There is a delay as the New York Times posts comments. So don’t give up! I would encourage others to post there as well since a lot of the people commenting don’t have any experience of bed bugs and there is a lot of misinformation about the problem (though not as much as in some, shall we say, lesser publications!)

I posted about 5-6 (as BedbuggerDotCom) at around 5:15 pm yesterday. A couple showed up after a few minutes. But others were not posted for another seven hours! I thought they were rejected somehow but they all eventually appeared.

I’ll note that the delayed comments were time-stamped as if I wrote them 7 hours later, which is annoying, but I’m glad they got through.

I was glad to see my main comment got a number of reader recommends also.

6 nobugsonme December 7, 2012 at 1:52 pm

And an FYI for anyone who is having trouble with our new CAPTCHA at login– some like Buggyinsyracuse were having trouble with this new system designed to foil hackers and spammers, so I have just changed the settings to ensure you can comment freely.

You do not need to register or login to comment here (settings have been changed) at this time, and CAPTCHA is currently off for comments.

So just make sure you’re logged out (if the comment box has a space to fill in your username and email, you’re logged out), and fill in the comment form with your username (displayed) and email (not displayed) and your comment should appear. If you have any trouble with this or with registering/logging in, please let me know via the contact form!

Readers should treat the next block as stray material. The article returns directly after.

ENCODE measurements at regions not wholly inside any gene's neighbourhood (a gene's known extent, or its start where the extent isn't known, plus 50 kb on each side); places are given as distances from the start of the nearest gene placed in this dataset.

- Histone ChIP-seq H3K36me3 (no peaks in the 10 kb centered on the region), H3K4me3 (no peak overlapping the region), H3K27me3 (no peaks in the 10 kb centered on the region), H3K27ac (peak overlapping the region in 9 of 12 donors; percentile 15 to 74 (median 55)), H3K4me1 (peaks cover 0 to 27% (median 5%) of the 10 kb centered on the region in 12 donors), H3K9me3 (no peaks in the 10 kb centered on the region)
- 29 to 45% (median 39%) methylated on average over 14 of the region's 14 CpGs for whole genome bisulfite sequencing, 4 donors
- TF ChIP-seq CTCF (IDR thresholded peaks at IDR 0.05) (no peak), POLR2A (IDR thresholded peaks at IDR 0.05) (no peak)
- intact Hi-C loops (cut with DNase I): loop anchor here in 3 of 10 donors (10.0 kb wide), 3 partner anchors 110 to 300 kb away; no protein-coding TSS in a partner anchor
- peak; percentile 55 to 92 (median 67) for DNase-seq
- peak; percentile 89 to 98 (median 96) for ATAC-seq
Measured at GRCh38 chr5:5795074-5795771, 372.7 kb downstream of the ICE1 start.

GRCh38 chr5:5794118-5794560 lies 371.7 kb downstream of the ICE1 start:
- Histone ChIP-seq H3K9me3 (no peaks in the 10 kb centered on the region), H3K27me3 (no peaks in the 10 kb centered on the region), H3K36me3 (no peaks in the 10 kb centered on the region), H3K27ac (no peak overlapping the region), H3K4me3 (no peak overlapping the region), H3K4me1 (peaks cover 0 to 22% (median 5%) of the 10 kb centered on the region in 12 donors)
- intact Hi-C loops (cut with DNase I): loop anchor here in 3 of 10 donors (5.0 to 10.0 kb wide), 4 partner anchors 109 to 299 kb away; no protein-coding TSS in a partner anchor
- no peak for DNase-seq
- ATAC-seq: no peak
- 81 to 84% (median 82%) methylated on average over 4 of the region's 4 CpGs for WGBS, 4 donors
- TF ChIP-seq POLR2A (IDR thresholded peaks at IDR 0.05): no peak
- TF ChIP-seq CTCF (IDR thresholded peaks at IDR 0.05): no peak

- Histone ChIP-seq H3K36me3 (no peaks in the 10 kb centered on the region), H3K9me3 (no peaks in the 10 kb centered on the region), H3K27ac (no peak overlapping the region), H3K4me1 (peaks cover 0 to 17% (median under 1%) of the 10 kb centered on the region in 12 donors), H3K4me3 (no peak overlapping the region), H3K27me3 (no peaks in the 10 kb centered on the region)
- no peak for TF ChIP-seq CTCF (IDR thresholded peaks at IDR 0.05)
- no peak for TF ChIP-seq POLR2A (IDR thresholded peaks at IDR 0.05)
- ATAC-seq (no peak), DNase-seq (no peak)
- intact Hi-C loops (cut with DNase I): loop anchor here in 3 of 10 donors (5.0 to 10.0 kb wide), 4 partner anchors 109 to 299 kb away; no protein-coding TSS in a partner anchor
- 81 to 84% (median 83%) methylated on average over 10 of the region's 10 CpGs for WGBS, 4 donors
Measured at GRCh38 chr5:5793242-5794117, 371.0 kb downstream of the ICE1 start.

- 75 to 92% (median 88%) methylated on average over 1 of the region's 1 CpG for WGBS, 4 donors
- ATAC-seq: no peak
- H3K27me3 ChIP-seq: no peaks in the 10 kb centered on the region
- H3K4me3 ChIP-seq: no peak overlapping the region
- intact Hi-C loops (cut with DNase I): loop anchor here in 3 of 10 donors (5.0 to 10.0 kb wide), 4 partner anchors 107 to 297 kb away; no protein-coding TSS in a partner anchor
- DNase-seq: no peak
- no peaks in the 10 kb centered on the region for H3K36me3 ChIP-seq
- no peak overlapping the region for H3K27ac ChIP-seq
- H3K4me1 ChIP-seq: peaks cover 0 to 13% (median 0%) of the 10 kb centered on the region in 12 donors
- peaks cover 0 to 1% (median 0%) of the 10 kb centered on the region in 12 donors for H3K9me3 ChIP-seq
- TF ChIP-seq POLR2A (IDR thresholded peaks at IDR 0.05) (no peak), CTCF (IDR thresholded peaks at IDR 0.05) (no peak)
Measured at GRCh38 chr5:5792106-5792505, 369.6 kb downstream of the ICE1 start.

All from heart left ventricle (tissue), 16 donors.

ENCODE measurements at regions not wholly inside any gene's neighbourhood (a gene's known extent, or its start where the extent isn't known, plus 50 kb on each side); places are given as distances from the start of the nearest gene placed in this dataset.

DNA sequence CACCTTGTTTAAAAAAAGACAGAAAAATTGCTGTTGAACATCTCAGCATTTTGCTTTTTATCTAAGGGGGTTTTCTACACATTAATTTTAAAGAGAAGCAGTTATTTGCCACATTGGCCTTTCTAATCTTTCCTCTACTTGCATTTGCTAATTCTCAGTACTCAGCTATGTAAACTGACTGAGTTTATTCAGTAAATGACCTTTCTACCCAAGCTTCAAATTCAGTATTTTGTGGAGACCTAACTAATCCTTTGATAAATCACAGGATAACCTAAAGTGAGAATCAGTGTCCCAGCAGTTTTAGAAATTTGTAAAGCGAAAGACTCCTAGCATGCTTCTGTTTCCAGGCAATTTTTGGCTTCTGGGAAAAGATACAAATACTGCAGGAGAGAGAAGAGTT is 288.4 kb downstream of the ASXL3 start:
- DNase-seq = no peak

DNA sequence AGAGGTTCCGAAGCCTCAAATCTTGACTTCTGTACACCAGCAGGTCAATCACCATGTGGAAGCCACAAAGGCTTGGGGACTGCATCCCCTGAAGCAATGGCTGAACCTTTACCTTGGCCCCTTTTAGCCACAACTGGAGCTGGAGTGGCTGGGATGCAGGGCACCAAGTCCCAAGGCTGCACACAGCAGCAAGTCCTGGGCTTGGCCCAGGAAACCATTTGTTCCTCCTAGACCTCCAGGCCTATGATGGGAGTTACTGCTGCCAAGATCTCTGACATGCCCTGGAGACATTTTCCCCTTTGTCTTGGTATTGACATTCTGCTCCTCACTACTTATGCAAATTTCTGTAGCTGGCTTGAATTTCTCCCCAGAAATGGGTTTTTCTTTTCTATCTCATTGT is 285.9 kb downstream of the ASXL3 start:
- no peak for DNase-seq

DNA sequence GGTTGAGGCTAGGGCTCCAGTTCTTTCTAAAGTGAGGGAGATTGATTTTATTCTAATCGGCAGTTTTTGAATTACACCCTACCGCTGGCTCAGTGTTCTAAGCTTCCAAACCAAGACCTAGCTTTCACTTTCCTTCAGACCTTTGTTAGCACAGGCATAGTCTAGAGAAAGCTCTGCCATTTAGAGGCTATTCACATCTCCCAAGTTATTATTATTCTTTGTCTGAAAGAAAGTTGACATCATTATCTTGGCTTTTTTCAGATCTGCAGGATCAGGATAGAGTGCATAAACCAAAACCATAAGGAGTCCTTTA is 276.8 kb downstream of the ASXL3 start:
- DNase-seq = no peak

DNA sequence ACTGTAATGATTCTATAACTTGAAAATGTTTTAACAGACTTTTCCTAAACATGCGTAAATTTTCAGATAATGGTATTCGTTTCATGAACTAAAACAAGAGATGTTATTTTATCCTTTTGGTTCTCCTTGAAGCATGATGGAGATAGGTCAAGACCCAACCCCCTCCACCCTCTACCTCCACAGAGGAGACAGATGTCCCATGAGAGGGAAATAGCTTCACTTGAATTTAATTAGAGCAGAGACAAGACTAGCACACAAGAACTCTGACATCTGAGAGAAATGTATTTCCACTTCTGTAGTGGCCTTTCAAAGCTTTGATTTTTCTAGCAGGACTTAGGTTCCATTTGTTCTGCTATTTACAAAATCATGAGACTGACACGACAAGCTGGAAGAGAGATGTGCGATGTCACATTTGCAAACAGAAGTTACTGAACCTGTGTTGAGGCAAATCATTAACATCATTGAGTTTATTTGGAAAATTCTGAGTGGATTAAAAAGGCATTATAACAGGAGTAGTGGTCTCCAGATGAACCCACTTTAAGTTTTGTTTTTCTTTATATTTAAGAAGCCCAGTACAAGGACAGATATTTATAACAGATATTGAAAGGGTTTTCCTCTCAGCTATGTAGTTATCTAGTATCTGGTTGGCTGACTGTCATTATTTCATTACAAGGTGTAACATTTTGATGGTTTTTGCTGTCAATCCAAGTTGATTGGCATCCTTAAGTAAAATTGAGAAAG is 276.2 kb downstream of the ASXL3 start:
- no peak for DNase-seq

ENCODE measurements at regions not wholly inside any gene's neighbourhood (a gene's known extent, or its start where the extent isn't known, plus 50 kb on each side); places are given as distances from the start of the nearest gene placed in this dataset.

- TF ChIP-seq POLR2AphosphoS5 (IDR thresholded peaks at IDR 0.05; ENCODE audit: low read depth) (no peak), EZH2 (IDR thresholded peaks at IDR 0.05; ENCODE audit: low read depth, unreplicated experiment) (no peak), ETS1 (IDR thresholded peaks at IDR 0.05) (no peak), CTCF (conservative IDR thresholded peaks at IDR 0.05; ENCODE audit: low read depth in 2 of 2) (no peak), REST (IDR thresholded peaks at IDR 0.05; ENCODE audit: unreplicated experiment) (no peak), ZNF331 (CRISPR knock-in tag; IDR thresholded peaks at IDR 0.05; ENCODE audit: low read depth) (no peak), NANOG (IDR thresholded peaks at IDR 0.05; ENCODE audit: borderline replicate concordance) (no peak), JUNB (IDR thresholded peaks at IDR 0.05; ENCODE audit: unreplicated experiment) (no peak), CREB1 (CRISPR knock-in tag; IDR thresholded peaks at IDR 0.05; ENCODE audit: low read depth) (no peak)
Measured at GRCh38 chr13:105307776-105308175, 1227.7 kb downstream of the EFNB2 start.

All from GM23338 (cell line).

7 KillerQueen December 7, 2012 at 4:17 pm

As per what I was talking about with regards to hundreds of people purchasing Packtites;

Yes, people have asked me specifically how they can be proactive and decontaminate possible problems with books. My answer is a Packtite.

The Packtite is an option that I mention and recommend with our prep sheet. It’s recommended to take the guess work out but, only if its in our clients budget. It’s a great tool when people have stored items under their beds.

So when I said hundreds of people … I’m talking about clients with all different types of needs. Do I make a profit for recommending it? Not one dime. I currently don’t sell it myself and have to refer clients who wish to purchase it to websites who do. Again, I don’t take a cut for the referral.

8 nobugsonme December 7, 2012 at 4:39 pm

Hi John,
Thanks for commenting!
That’s exactly what I thought you meant.
So in that sense, the article is a bit misleading.

9 twitchin December 7, 2012 at 6:03 pm

Overall, I found the article came across as informative, not as fear-mongering. The reality is that these critters are wherever we are, and shared around much more easily than one might think. We may not like the visible reminders that they are among us (interceptors on chair legs, ie), but I’d rather know that my library or other potentially high-risk facility is being proactive. An ounce of prevention…

As to misinformation – it doesn’t strike me as intentional; given the …let’s say ‘variety’ …of comments re prevention/remediation, any unintentional errors by the author may be forgiven (and then corrected :D ). This is why articles such as this and forums/blogs such as bedbugger.com are crucial; bed bugs seem to be increasing, and people are woefully uninformed/misinformed.

Comments on this entry are closed.

Previous post:

Next post: